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Black holes and General Relativity 
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#1
Nov2612, 12:32 PM

P: 2

Hello everybody, I was watching a documentary about black holes the other day and I noticed something odd.
General Relativity is said to break down when you apply the mathematics on a singularity. In this case, the center of the black hole. The radius of a singularity would be 0. Now there was my problem. I was learned that the smallest possible length, is Planck's length (1.616199 × 1035) meters. I guess that the radius of a singularity would have to be the shortest possible length. What is your opinion on this? And where did I (probably) make my mistake in my 'logic'? Thanks in advance! 


#2
Nov2612, 02:48 PM

Physics
Sci Advisor
PF Gold
P: 6,251

However, it is true that the presence of the singularity at r = 0 in the classical theory is one thing that indicates, to many physicists, that the classical GR theory breaks down at this point; and the best current guess we have right now as to the point at which it breaks down is at a length scale on the order of the Planck length. That doesn't mean that the radius of the singularity is the Planck length instead of zero; it means that, when we have discovered the right theory of quantum gravity, we expect that there will no longer be a singularity at all; instead some new physics will come into play at length scales on the order of the Planck length. We don't have a good theory of quantum gravity yet, so all this is really speculation (educated speculation, but still speculation) until we do.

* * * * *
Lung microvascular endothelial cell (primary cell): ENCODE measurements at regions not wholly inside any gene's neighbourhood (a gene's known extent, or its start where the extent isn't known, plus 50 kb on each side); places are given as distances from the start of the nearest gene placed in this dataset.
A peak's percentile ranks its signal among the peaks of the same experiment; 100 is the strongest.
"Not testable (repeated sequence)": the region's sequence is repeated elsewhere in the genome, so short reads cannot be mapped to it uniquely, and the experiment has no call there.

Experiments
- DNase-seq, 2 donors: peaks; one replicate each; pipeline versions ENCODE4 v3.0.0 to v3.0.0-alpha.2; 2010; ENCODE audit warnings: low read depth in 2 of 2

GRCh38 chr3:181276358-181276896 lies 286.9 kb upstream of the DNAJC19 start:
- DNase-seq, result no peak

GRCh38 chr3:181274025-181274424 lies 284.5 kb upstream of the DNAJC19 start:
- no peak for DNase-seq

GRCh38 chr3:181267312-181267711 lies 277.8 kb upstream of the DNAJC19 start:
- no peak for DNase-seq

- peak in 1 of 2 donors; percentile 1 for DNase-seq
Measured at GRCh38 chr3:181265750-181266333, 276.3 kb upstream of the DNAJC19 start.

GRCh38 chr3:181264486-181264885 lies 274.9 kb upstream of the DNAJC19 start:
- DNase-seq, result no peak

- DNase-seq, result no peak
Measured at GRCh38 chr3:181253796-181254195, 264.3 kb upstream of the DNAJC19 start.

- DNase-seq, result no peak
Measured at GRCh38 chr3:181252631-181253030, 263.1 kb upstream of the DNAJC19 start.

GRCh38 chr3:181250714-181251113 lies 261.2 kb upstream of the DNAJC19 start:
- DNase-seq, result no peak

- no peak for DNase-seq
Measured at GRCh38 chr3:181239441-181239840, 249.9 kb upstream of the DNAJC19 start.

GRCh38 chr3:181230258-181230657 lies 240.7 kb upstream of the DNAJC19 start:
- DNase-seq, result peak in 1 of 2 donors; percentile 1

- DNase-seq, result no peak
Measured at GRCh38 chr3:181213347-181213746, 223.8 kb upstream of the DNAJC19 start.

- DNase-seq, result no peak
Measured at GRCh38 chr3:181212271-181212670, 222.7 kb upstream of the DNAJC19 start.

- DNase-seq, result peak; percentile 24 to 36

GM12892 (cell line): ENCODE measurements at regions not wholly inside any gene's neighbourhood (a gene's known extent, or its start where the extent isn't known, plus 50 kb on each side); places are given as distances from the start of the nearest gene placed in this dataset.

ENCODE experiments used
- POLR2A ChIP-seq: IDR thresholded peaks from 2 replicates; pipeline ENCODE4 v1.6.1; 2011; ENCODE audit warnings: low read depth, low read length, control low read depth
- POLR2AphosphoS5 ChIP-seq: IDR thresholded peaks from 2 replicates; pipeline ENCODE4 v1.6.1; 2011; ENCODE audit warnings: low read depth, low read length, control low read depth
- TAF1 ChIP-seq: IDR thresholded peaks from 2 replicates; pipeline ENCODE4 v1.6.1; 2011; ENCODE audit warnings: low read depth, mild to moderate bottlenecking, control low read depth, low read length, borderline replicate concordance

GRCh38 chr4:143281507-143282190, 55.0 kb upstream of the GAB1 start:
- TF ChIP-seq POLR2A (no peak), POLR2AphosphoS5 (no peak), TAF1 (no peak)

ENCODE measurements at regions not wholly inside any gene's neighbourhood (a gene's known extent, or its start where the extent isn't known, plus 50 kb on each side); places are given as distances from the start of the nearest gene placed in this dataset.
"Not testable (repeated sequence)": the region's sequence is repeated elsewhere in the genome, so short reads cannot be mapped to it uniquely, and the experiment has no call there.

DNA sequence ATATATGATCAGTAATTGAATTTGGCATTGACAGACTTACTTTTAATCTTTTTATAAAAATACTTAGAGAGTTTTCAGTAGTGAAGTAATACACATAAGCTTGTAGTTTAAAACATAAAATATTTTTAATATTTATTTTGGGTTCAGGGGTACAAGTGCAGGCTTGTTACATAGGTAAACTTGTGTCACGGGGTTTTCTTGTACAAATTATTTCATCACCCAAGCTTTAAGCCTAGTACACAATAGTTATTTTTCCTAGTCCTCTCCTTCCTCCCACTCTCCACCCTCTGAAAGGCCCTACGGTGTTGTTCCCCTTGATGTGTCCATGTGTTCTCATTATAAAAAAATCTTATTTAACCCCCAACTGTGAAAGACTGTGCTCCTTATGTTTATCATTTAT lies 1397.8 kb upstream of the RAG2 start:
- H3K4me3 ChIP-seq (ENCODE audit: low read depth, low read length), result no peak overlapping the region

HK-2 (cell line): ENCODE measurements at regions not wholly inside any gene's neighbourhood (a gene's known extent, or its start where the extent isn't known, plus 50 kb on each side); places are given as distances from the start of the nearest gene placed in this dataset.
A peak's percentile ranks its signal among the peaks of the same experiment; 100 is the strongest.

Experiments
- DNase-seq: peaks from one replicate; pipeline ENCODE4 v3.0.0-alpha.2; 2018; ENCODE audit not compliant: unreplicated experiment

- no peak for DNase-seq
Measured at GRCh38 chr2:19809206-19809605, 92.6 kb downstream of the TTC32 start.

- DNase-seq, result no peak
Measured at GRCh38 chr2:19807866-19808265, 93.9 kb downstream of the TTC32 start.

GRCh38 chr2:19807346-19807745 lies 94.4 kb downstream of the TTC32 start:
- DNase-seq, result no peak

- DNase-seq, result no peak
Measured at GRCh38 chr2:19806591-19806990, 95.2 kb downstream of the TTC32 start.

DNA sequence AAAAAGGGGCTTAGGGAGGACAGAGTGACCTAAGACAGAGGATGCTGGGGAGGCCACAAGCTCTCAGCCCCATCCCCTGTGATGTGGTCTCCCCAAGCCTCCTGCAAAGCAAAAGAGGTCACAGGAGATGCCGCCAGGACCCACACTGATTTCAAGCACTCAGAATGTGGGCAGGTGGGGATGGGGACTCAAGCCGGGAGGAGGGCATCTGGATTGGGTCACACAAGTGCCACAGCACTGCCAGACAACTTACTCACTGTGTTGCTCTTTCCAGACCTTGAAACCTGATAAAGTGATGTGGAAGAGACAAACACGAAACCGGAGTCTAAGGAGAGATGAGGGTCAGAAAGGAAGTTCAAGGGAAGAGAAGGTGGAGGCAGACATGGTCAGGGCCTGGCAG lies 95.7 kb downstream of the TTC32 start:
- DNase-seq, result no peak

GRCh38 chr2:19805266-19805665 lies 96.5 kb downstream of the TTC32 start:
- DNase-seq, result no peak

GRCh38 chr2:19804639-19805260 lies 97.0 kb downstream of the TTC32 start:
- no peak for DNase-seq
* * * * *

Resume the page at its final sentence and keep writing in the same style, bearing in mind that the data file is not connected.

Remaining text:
#3
Nov2812, 01:31 PM

P: 2

Alright, I get what you mean. I'm going to search some quantum gravity theories, I don't really get the concept of that.
Thanks for answering! 


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